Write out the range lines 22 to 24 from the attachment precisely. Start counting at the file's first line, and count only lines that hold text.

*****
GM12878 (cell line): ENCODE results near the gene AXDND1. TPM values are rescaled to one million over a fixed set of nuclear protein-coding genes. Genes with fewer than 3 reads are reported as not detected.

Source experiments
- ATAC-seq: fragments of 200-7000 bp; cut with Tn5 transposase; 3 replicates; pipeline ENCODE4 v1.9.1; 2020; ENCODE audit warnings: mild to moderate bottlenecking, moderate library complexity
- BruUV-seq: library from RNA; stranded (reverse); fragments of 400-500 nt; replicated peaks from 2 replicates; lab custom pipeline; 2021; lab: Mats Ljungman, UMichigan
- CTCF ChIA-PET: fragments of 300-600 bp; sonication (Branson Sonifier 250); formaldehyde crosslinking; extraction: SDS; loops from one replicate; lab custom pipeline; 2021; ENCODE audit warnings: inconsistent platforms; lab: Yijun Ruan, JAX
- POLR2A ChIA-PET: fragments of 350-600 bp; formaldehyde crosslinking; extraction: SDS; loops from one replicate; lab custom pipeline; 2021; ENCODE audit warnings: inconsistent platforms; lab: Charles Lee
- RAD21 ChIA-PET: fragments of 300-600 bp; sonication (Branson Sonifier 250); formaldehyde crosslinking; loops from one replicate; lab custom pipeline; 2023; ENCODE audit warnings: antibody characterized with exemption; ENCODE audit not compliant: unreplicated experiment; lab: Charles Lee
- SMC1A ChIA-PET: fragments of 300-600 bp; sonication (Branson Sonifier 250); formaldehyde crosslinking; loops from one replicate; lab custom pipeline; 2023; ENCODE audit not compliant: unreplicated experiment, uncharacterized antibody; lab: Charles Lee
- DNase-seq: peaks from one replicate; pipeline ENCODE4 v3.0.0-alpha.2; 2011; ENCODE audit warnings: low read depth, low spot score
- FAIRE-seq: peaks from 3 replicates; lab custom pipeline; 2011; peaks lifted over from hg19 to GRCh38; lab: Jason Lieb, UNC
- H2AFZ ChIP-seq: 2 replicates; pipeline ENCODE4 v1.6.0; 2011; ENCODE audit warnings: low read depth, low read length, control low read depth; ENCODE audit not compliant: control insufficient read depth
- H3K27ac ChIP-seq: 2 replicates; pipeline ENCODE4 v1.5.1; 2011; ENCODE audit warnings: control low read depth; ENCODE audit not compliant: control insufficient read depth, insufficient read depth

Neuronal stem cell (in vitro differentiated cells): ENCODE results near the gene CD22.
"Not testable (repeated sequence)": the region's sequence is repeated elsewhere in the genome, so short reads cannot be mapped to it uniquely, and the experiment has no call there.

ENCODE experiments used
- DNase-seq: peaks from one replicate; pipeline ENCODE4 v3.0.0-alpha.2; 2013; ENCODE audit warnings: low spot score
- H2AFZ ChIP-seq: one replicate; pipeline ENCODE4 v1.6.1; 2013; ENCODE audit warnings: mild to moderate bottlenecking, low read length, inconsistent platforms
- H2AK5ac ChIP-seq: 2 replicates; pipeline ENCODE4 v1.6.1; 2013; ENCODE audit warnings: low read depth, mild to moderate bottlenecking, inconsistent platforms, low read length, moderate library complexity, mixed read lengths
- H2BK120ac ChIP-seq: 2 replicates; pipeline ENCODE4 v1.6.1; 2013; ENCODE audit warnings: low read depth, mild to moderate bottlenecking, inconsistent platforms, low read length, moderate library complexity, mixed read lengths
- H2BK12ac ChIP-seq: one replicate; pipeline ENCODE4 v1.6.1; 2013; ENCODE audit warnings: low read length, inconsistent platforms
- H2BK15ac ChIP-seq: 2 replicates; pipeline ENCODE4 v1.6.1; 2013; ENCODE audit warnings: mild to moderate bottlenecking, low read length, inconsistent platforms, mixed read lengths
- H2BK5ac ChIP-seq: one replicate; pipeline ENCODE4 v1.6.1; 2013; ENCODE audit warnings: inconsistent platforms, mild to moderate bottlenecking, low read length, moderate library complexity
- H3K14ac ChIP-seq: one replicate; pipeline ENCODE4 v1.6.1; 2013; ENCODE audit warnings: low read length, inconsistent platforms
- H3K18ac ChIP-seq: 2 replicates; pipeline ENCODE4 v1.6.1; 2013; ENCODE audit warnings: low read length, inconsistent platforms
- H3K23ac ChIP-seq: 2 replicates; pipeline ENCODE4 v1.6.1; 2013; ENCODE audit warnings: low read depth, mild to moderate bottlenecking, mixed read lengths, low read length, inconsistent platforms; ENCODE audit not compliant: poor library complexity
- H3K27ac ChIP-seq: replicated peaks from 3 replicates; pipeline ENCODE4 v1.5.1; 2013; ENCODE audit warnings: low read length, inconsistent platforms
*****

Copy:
- H2BK5ac ChIP-seq: one replicate; pipeline ENCODE4 v1.6.1; 2013; ENCODE audit warnings: inconsistent platforms, mild to moderate bottlenecking, low read length, moderate library complexity
- H3K14ac ChIP-seq: one replicate; pipeline ENCODE4 v1.6.1; 2013; ENCODE audit warnings: low read length, inconsistent platforms
- H3K18ac ChIP-seq: 2 replicates; pipeline ENCODE4 v1.6.1; 2013; ENCODE audit warnings: low read length, inconsistent platforms